Related to this question, I wonder how often $n!+1$ is a prime?
There is a related OEIS sequence A002981, however, nothing is said if the sequence is finite or not... or anything in that sense...
$n! + 1$ is prime for $n = 0, 1, 2, 3, 11, 27, 37, 41, 73, 77, 116, 154, 320, 340, 399, 427, 872, 1477, 6380, 26951, 110059, 150209, \dots$, no other factorial primes are known as of May 2014. See here for more info on factorial primes.
Just looking at the heuristics of the problem:
If you pick a random integer $x$, it will be a prime number with a probability about $1 / \ln x$. Now the number $n! + 1$ is not a random integer. We know that $n! + 1$ is not divisible by any prime number $p ≤ n$. A random large integer is not divisible by any prime $p ≤ n$ with probability $(1-1/2)(1-1/3)(1-1/5)...$ which is about $1 / (2 \ln n)$. So the likelihood that $n! + 1$ is a prime is accordingly higher, about $2 \ln n / \ln (n!)$.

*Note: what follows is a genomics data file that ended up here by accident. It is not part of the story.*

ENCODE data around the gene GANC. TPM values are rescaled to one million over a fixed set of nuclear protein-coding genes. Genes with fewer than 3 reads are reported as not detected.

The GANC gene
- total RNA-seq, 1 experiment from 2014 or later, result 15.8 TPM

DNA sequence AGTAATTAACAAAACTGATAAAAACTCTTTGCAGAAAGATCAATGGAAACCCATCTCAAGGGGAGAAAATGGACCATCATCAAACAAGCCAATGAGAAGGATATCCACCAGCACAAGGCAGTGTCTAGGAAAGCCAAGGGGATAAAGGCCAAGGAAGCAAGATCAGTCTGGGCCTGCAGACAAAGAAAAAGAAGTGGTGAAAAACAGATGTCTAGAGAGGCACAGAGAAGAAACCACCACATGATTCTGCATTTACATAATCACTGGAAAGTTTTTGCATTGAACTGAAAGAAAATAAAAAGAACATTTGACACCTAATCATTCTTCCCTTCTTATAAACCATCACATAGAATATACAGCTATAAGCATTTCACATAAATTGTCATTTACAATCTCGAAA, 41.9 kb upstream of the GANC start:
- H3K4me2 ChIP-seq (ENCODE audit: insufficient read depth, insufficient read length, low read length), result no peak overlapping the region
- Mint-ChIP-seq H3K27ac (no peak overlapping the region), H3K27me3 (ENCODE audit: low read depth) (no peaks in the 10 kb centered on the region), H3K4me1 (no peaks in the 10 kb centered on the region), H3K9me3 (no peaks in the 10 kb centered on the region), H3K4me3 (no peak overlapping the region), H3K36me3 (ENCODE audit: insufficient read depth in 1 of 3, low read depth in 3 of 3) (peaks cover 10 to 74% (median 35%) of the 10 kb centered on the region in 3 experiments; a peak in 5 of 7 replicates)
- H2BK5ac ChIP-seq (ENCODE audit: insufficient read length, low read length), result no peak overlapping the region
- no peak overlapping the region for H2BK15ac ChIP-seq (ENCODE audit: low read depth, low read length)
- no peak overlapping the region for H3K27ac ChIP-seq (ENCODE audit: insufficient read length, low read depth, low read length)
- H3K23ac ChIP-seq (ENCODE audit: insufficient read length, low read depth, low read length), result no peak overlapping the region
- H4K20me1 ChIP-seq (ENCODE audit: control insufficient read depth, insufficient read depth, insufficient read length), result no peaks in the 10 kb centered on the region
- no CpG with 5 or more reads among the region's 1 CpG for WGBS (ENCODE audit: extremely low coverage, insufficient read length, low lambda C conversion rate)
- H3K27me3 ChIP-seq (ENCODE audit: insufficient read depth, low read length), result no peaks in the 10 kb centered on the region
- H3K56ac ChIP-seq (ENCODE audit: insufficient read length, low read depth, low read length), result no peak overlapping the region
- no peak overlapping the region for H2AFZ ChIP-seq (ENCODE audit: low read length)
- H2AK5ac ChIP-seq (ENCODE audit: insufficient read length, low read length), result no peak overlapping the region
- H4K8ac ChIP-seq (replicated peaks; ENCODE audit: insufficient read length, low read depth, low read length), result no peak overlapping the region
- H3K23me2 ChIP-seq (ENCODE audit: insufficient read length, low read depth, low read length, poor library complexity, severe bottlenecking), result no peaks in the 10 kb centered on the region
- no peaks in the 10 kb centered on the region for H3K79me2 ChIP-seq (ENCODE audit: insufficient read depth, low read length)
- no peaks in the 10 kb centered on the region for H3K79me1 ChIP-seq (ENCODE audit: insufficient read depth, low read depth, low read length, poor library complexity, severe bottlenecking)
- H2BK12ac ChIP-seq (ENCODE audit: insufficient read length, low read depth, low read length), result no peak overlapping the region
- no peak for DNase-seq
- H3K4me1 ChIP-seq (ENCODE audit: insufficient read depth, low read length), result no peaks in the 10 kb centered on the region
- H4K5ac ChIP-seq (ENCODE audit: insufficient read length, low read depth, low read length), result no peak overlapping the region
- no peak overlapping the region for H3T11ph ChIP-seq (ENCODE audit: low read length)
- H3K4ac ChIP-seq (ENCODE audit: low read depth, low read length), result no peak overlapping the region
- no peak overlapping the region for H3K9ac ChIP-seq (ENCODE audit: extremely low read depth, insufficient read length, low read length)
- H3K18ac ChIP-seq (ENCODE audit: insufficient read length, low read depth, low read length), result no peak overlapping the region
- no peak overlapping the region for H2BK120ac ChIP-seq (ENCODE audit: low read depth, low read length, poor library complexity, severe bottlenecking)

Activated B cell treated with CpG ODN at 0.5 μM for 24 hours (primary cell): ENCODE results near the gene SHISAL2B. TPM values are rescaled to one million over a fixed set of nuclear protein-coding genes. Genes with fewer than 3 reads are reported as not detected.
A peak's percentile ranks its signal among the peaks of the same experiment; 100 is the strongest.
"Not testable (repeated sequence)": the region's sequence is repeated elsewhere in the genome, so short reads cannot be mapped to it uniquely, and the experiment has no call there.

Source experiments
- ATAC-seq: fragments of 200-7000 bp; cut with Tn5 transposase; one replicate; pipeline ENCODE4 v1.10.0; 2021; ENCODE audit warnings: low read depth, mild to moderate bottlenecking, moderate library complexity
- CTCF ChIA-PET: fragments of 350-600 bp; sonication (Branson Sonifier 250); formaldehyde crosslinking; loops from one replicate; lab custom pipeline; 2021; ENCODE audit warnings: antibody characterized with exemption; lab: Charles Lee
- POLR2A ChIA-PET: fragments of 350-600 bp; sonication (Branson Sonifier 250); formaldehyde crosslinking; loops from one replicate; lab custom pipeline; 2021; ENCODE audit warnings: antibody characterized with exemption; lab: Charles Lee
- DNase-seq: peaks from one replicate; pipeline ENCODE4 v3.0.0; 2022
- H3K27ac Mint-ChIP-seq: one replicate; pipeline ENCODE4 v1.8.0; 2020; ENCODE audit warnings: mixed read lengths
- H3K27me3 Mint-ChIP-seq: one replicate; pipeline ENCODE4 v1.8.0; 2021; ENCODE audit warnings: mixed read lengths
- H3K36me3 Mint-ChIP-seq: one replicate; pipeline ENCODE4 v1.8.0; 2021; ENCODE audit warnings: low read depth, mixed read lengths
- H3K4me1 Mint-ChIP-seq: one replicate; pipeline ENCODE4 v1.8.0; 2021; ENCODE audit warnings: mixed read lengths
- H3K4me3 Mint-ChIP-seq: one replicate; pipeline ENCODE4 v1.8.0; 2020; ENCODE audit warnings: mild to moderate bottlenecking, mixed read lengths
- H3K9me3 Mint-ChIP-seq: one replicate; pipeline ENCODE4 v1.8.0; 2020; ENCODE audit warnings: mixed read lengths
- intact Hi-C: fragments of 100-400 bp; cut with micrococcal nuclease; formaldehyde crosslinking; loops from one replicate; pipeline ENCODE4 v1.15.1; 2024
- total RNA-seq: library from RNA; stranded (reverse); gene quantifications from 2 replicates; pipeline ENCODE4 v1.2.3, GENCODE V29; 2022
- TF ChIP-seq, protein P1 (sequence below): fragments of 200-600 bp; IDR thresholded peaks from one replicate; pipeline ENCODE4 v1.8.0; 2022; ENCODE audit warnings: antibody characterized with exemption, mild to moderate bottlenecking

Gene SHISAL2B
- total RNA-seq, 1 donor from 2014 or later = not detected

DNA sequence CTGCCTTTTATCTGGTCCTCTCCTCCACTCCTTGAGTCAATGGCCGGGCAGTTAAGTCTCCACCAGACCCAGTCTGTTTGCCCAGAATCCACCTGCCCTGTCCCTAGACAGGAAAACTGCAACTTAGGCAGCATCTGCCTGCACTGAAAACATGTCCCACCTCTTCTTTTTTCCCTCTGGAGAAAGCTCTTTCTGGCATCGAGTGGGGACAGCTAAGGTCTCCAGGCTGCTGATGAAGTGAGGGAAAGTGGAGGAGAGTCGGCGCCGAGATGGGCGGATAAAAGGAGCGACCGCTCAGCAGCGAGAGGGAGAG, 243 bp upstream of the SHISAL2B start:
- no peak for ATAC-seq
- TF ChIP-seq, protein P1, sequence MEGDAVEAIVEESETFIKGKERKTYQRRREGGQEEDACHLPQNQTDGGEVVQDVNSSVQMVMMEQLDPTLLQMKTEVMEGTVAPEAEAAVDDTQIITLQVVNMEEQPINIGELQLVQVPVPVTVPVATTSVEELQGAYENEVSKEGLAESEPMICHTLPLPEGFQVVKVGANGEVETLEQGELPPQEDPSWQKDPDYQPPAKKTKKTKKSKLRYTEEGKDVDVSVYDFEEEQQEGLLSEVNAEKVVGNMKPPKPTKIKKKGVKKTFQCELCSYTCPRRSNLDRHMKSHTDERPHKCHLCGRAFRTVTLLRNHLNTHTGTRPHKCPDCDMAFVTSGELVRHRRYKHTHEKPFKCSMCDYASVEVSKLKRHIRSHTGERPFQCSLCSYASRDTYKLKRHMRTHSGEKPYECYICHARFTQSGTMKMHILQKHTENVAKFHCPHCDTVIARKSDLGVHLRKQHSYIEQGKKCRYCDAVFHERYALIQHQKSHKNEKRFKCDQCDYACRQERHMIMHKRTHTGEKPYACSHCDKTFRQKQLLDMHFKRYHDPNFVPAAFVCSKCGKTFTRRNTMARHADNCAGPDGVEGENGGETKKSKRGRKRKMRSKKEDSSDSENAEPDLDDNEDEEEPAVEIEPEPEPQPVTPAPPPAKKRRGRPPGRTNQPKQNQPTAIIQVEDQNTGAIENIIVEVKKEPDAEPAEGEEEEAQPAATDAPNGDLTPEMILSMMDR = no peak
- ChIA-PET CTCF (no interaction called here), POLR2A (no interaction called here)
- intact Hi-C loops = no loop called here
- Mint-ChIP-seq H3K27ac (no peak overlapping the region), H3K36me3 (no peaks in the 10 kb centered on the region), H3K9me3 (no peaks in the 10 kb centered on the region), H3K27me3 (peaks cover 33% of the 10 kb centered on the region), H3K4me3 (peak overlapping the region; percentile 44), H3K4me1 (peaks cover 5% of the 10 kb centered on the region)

Using the Stirling formula, $\ln (n!)$ is about $n \ln n - n$ or $n(\ln n - 1)$. So $n!+1$ is prime with probability about $(2/n)/(1 - 1 / \ln n)$.
The factor $(1 - 1 / \ln n)$ is quite close to 1; the number of primes of the form $n! + 1$ with $n ≤ M$ is about $2 \ln M$. Very roughly agrees with the list of primes given earlier (I think it is a list of known primes, with many numbers in between not examined).
Such numbers are called factorial primes. There is only limited number of known such numbers.
The largest factorial primes are discovered only recently. From an announcement of an organization called PrimeGrid PRPNet:
PrimeGrid is a set of projects based on distributed computing, and devoted to finding primes satisfying various conditions.
Factorial primes-related recent events in PrimeGrid:
$147855!-1$ found: official announcement
$110059!+1$ found: official announcement
$103040!-1$ found: official announcement
$94550!-1$ found: official announcement
Other current PrimeGrid activities: